Test 2 was a practical exam conducted on imitation head mold. The content of the exam is the LeFort I osteotomy for maxillary with sagittal split ramus osteotomy for mandibular on the bony Class III malocclusion imitation head mold. The combined use of the two surgical approaches is the most common procedure in clinical practice. Bimaxillary surgery can better examine the residents’ understanding of the relationship between the spatial anatomical structure of the jaw. Test 2 is divided into five items: design of surgical incisions, design of osteotomy lines, use of guide plate, placement of bone blocks, and fixation of bone blocks. Each item’s operation, presentation, and time consumption were examined, and each item was scored from 0 to 20 out of 100 points. Since the two groups of residents learned different methods of making the guide plate, we used a uniform guide plate in the operation test, and the test mainly examined the residents’ understanding and proficiency of the main points of the operation. After completing the exams, the scores were calculated, and the two groups’ results were compared.

Simultaneously, three instructors with more than ten years of teaching and clinical experience who were not involved in this teaching activity gave subjective evaluations by observing the whole process of residents’ practical examinations and asking random questions. Prior to participating in the evaluation, the instructors developed uniform scoring criteria referred to the Detailed Rules for Assessment and Scoring of Standardized Training for Residents (National Health Commission of the PRC). In their marks, A, B, C, and D represented excellent, good, general, and bad, respectively.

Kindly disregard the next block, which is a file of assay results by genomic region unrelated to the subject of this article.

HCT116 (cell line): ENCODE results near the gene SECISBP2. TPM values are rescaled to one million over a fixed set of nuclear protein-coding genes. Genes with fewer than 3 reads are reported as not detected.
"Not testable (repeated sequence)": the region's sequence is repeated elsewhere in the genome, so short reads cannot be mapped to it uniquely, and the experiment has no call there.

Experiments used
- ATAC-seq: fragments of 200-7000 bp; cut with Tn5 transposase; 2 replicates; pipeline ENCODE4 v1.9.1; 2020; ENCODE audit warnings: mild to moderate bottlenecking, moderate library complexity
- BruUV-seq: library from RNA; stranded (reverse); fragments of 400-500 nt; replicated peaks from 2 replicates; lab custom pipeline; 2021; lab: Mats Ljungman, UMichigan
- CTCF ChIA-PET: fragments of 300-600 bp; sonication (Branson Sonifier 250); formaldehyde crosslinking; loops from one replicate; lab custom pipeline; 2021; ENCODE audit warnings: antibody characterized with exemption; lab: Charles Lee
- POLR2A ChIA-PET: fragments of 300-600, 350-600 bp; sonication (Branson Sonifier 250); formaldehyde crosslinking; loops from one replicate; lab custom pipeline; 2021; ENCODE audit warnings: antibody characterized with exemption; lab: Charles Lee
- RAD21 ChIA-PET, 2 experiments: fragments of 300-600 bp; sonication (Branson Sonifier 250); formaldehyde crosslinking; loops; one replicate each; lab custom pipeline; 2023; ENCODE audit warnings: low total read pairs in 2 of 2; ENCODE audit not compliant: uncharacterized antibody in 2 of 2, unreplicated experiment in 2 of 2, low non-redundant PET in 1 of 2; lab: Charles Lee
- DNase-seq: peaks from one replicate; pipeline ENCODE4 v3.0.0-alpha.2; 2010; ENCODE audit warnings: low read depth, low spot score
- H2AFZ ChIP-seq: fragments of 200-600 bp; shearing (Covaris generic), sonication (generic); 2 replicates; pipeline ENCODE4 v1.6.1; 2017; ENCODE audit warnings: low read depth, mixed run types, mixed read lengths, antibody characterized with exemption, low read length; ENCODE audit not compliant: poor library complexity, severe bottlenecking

To collect residents’ feedback about two different learning systems, a short questionnaire consisting of ten questions was distributed to all residents in Control group and Experimental group at the end of the course. The questionnaire contains 10 questions. Each question used a 5-point Likert scale, in which 1 represents “strong disagreement” and 5 represents “strong agreement”. Likert scale is a close-ended, forced-choice scale used in a questionnaire that provides a series of answers that go from one extreme to another. Likert scales are widely used in medical education research (Horan, Murphy & O’Brien, 2020; Manalo et al., 2021; Yang et al., 2021). As shown in Table 1, each question had a particular focus. Q1 and Q10 assessed respondents’ satisfaction; Q2 and Q9 assessed learning interest; Q3 and Q4 assessed academic outcomes; Q5 and Q8 assessed respondents’ confidence for engaging in orthognathic surgery; and Q6 and Q7 assessed the ability of handling practical operation. These aspects can be used as direct or indirect indicators of teaching effect evaluation (Alamrani et al., 2018; Kouz et al., 2020).

Table 1:
Questionnaire given to all participants.
Question Score
1. I like this way of learning. 1 2 3 4 5
2. My attention was quickly and easily caught by orthognathic surgery. 1 2 3 4 5
3. Based on the acquired teaching content and my own understanding, I can clearly understand the anatomical structure of the surgical area, the adjacent important nerves and blood vessels in my mind. 1 2 3 4 5